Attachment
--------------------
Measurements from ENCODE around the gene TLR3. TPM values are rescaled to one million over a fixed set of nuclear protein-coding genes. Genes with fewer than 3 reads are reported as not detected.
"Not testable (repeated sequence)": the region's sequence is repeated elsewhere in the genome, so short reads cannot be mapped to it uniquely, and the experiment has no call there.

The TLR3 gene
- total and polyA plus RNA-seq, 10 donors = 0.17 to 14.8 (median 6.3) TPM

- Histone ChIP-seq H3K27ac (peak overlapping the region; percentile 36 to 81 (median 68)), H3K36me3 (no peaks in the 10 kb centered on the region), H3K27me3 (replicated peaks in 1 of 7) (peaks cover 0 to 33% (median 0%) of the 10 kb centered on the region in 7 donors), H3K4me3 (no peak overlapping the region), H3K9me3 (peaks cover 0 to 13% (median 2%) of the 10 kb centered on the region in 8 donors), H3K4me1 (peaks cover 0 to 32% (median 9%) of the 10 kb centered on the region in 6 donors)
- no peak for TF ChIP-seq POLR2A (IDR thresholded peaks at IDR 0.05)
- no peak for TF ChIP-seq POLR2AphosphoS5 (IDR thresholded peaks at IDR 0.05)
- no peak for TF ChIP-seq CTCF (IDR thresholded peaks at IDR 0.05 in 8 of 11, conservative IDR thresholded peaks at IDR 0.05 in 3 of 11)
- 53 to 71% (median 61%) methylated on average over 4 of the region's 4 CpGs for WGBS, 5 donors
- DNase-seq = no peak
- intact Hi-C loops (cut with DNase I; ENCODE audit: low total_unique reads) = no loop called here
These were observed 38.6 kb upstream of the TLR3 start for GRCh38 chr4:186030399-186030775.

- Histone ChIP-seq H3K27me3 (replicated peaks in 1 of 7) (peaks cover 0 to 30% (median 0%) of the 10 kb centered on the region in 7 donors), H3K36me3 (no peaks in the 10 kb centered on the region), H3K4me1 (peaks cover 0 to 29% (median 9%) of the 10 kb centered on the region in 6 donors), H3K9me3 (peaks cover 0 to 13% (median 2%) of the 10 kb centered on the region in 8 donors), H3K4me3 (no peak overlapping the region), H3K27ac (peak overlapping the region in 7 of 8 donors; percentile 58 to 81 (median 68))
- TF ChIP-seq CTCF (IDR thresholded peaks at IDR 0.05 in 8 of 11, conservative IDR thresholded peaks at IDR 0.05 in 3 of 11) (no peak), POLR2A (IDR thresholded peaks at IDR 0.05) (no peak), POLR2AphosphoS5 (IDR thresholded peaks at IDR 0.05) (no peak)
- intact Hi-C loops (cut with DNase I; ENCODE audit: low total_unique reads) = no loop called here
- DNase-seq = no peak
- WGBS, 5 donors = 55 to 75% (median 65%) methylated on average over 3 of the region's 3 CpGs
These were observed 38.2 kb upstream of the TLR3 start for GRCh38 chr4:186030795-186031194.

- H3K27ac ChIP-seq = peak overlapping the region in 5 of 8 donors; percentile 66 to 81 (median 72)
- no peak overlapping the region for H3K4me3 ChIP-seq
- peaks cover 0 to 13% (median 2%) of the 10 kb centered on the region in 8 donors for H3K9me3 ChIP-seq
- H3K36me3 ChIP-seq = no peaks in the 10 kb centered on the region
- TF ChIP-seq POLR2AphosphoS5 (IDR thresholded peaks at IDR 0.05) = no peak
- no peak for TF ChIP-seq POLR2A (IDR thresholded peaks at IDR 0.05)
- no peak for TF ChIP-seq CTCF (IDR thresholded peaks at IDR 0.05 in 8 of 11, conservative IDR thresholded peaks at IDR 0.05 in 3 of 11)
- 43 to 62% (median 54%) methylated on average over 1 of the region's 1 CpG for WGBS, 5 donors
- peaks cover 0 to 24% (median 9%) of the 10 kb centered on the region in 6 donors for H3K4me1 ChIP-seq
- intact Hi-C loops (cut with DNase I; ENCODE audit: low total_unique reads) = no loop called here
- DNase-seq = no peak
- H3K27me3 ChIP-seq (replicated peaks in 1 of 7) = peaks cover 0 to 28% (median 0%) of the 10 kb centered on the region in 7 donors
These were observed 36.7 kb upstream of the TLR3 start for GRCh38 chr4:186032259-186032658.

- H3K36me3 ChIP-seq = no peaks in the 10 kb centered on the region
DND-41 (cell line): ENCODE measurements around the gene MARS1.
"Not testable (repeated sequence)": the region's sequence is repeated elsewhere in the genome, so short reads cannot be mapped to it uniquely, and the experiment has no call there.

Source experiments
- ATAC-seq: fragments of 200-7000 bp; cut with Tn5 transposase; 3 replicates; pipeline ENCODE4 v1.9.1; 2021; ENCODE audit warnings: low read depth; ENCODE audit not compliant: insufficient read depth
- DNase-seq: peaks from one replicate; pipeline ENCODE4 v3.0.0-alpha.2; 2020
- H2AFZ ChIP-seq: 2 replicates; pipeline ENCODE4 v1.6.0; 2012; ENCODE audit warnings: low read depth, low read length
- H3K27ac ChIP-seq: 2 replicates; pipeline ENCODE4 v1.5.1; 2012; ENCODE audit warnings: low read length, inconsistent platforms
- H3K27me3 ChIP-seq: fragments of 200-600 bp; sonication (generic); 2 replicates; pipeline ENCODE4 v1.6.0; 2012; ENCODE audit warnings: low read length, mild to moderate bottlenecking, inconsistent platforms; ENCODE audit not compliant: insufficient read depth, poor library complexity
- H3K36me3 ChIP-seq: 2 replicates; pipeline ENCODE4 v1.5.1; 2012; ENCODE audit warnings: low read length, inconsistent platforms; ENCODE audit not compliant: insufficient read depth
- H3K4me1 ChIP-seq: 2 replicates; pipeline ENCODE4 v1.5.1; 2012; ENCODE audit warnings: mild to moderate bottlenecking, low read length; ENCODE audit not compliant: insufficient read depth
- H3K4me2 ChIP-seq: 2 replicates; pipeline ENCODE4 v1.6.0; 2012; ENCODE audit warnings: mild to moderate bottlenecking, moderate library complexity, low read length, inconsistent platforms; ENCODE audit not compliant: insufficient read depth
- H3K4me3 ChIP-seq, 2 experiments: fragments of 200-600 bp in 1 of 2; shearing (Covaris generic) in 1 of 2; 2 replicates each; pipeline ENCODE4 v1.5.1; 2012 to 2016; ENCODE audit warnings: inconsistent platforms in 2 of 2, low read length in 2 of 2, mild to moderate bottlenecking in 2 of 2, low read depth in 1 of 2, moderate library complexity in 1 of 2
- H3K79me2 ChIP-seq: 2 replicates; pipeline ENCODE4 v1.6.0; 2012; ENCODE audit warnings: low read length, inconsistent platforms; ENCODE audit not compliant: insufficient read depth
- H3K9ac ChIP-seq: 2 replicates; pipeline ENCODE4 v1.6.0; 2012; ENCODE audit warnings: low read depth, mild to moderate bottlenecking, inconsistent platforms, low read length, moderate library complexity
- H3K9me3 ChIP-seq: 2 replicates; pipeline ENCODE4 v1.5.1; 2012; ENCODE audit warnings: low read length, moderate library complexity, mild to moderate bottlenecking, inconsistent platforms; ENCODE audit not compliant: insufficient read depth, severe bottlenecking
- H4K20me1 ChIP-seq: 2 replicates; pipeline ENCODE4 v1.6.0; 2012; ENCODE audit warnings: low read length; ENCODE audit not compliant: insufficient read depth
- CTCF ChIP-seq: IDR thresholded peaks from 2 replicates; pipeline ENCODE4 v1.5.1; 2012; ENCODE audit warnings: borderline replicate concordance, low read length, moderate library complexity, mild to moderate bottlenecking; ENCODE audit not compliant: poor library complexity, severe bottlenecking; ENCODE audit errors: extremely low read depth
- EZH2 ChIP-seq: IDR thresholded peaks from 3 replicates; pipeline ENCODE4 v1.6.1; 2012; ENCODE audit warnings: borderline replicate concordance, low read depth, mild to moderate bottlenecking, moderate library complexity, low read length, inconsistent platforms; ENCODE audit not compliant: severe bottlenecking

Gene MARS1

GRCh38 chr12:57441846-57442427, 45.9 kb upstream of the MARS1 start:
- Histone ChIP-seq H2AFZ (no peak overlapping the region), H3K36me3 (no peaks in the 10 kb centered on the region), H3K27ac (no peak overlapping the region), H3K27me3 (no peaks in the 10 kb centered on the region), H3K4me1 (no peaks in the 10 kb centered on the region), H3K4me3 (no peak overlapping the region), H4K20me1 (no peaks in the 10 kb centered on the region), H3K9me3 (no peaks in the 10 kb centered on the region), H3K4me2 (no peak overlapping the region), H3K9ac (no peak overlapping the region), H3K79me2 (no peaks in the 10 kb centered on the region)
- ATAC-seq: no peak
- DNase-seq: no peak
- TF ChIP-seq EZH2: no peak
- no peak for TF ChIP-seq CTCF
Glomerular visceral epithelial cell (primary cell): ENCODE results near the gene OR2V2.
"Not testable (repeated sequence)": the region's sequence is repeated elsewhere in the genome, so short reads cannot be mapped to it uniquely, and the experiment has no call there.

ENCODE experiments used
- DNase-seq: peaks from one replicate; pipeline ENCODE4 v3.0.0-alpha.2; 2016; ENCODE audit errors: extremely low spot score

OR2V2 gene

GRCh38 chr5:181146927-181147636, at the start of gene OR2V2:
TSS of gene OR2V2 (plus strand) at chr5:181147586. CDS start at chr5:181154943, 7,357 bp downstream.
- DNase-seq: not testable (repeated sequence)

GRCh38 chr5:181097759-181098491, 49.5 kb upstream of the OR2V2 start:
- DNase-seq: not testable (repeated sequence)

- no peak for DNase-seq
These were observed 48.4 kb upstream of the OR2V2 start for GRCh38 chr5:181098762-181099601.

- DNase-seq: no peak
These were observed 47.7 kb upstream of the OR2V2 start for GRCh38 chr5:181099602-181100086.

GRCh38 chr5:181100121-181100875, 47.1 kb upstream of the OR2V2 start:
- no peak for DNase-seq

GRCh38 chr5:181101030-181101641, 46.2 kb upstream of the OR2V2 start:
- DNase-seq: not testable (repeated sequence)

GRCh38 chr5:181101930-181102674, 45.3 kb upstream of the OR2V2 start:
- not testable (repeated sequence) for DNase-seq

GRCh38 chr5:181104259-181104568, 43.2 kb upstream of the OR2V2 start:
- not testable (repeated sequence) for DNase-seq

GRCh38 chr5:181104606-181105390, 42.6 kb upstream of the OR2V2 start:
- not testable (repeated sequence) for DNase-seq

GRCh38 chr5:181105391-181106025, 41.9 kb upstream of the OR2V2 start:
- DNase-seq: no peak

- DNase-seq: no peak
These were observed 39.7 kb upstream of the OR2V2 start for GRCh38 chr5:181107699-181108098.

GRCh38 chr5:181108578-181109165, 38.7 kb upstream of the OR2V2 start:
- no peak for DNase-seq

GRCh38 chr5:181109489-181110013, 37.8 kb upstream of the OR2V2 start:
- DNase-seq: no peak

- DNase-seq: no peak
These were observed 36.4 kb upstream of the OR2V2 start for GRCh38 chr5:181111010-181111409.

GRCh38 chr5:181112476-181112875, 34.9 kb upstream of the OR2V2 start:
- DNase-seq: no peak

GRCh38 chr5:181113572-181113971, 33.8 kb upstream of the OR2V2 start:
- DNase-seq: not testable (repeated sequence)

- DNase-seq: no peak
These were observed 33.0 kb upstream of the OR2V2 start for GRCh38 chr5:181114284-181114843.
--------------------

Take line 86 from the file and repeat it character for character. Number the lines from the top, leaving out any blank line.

GRCh38 chr5:181108578-181109165, 38.7 kb upstream of the OR2V2 start: